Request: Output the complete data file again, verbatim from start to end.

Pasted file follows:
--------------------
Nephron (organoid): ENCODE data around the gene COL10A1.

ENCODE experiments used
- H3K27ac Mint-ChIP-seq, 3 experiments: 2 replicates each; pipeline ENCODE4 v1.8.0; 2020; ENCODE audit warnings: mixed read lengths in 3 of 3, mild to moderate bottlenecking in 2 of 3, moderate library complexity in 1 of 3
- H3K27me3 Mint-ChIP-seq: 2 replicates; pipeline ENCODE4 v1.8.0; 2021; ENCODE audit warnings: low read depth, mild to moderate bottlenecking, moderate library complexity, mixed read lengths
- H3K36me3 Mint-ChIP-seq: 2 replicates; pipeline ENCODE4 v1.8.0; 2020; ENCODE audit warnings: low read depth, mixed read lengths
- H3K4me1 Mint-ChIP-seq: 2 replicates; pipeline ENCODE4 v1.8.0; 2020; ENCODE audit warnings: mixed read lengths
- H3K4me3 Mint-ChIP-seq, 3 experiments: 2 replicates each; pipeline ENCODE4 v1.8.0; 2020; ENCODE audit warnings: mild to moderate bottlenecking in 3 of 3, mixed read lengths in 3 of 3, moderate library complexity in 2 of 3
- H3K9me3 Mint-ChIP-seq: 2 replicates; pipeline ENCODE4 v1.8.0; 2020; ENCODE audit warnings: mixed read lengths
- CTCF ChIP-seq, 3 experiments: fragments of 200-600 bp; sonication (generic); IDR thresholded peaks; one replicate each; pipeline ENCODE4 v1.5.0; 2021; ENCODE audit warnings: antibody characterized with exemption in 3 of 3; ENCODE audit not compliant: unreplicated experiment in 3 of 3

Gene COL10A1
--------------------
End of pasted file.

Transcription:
Nephron (organoid): ENCODE data around the gene COL10A1.

ENCODE experiments used
- H3K27ac Mint-ChIP-seq, 3 experiments: 2 replicates each; pipeline ENCODE4 v1.8.0; 2020; ENCODE audit warnings: mixed read lengths in 3 of 3, mild to moderate bottlenecking in 2 of 3, moderate library complexity in 1 of 3
- H3K27me3 Mint-ChIP-seq: 2 replicates; pipeline ENCODE4 v1.8.0; 2021; ENCODE audit warnings: low read depth, mild to moderate bottlenecking, moderate library complexity, mixed read lengths
- H3K36me3 Mint-ChIP-seq: 2 replicates; pipeline ENCODE4 v1.8.0; 2020; ENCODE audit warnings: low read depth, mixed read lengths
- H3K4me1 Mint-ChIP-seq: 2 replicates; pipeline ENCODE4 v1.8.0; 2020; ENCODE audit warnings: mixed read lengths
- H3K4me3 Mint-ChIP-seq, 3 experiments: 2 replicates each; pipeline ENCODE4 v1.8.0; 2020; ENCODE audit warnings: mild to moderate bottlenecking in 3 of 3, mixed read lengths in 3 of 3, moderate library complexity in 2 of 3
- H3K9me3 Mint-ChIP-seq: 2 replicates; pipeline ENCODE4 v1.8.0; 2020; ENCODE audit warnings: mixed read lengths
- CTCF ChIP-seq, 3 experiments: fragments of 200-600 bp; sonication (generic); IDR thresholded peaks; one replicate each; pipeline ENCODE4 v1.5.0; 2021; ENCODE audit warnings: antibody characterized with exemption in 3 of 3; ENCODE audit not compliant: unreplicated experiment in 3 of 3

Gene COL10A1